May 21, 2009
With the punishment of four Columbus police officers Tuesday for their juvenile behavior May 5 at Vicksburg National Military Park, and an apology from the Columbus Police Department, we are hoping all parties can move on.
That said, we wish several aspects of this episode had been handled better.
The officers were suspended for 15 working days without pay. Some of our readers felt they should have been fired, while others expressed cynicism that the officers would be punished at all.
We feel that the punishment handed down by city leaders was appropriate. That said, the behavior was so utterly ridiculous, the mere fact that city leaders and others had to waste their time contemplating a punishment for it is an insult in itself.
The officers'' behavior, not disputed by the officers'' attorney, included crowding into a marked Columbus police cruiser; allowing two people -- not city officers, but a deputy sheriff and his fiancé -- to ride in the car''s open trunk; and getting on the wrong side of a U.S. park ranger responding to complaints about them. Those witness complaints, which the officers'' lawyer disputes, include playing loud music from the car and flashing the car''s lights at passersby.
The visit elicited a letter of complaint from the ranger, a call from the director of the conference the officers were supposed be attending, and actions from Chief Joseph St. John including calling the officers back home early and placing them on paid leave while the department investigated the incident.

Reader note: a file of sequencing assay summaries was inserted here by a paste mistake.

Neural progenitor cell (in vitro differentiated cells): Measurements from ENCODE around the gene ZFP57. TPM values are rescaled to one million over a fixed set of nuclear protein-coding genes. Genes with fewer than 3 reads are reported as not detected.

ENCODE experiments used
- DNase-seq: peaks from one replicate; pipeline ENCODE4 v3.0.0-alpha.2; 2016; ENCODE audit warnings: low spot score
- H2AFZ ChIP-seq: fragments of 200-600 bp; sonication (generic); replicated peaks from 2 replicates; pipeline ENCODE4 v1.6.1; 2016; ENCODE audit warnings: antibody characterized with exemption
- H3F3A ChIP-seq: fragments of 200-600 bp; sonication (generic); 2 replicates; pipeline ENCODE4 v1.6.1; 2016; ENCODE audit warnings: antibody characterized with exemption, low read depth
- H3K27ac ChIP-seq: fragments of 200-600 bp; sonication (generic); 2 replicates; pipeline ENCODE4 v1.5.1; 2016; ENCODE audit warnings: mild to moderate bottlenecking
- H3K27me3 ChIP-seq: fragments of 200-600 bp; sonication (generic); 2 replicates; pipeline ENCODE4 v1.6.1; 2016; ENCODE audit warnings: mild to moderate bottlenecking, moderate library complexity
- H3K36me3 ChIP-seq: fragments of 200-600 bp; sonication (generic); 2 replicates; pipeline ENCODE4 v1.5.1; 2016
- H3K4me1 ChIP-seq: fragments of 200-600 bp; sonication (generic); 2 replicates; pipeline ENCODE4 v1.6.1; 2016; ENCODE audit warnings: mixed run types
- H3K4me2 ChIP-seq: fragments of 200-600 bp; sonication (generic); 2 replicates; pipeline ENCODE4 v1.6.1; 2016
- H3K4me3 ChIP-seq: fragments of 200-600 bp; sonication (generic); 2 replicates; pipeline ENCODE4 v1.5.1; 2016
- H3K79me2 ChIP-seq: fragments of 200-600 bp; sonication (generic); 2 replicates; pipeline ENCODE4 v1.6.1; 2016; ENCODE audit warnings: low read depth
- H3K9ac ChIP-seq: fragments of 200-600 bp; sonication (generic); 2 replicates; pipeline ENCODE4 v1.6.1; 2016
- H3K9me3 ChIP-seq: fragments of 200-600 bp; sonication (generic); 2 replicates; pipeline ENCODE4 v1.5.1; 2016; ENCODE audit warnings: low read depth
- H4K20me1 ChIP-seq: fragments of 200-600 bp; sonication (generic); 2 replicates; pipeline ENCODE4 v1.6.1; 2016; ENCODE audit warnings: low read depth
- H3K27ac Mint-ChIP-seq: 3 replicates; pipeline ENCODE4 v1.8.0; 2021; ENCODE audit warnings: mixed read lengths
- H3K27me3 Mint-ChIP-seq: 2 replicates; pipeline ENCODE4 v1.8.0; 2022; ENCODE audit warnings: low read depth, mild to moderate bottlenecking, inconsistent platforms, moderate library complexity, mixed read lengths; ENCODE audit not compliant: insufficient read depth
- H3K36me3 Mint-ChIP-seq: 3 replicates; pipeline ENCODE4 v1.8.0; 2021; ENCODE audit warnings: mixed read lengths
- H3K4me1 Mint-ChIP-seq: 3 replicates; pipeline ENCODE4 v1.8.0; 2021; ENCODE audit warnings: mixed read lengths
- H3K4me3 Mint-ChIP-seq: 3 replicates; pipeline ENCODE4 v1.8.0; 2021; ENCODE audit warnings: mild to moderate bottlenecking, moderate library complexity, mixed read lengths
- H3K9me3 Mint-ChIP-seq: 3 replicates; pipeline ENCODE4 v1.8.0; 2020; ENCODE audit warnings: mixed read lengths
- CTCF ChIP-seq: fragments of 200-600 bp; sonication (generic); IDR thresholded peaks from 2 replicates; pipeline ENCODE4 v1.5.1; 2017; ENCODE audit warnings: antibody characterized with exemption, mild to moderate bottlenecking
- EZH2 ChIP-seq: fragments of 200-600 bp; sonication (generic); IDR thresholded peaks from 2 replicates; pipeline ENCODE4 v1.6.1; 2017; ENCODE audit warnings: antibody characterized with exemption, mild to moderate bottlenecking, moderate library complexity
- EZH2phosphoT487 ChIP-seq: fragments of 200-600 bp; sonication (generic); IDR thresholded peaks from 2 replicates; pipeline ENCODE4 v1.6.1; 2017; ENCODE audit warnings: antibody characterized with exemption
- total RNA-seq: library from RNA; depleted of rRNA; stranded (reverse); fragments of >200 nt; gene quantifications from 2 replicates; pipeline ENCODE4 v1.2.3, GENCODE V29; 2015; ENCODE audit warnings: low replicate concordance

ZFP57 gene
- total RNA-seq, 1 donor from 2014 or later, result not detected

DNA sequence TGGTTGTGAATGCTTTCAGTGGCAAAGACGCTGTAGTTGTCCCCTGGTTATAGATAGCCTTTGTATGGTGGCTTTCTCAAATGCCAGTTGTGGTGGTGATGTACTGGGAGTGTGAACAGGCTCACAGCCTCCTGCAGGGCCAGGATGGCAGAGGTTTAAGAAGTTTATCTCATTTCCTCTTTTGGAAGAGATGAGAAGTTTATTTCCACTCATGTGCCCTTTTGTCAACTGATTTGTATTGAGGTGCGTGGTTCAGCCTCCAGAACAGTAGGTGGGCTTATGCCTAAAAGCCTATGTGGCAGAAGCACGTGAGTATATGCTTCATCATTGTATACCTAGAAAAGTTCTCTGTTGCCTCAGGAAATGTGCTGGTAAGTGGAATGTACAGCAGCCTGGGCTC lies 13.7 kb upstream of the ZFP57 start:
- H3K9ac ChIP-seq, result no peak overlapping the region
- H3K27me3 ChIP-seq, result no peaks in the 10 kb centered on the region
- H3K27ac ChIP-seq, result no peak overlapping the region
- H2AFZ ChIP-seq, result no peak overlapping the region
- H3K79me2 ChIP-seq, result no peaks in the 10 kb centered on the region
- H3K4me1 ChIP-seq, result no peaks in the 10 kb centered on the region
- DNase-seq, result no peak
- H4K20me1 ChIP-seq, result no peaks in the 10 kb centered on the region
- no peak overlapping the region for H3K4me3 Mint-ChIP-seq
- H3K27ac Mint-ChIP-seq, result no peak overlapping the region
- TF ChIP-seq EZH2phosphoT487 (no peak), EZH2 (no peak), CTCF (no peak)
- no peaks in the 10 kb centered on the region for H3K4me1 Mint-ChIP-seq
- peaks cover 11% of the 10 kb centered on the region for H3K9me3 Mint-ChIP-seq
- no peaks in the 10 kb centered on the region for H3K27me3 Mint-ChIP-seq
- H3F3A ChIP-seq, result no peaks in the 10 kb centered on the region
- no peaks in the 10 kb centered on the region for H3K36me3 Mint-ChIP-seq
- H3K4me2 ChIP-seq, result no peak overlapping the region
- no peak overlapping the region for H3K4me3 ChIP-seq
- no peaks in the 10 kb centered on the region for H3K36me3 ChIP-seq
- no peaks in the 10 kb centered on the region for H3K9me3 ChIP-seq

St. John should be given points for calling the officers home immediately. However, some other actions were lacking:
This may seem like nitpicking to most. But for a department that has had its professionalism and commitment to excellence tarnished and called into question, someone at least should make sure that written statements sent from the building display some level of competence. This e-mail didn''t.
We hope that whatever the department affixed a stamp to and mailed to Vicksburg on a city letterhead was more coherent.
In the end, the taxpaying public won''t get back the money they shelled out to send these guys to the conference, or the money paid for gas and wear and tear on the car. Nor will we get back the money we paid the officers to sit in a corner, while we paid their colleagues to investigate their ridiculous behavior. These are funds that run in the thousands, during austere times for the city.
We received an apology from the police department. We hope that apology has meaning behind it, and is a signal that the department will renew a commitment to professionalism throughout its ranks.
Once all is considered, we also think it wouldn''t hurt to hear from the officers themselves. Maybe instead of a long statement from a lawyer justifying the behavior, we''d get a simple "Sorry, we screwed up. It won''t happen again."
We feel you owe it to us.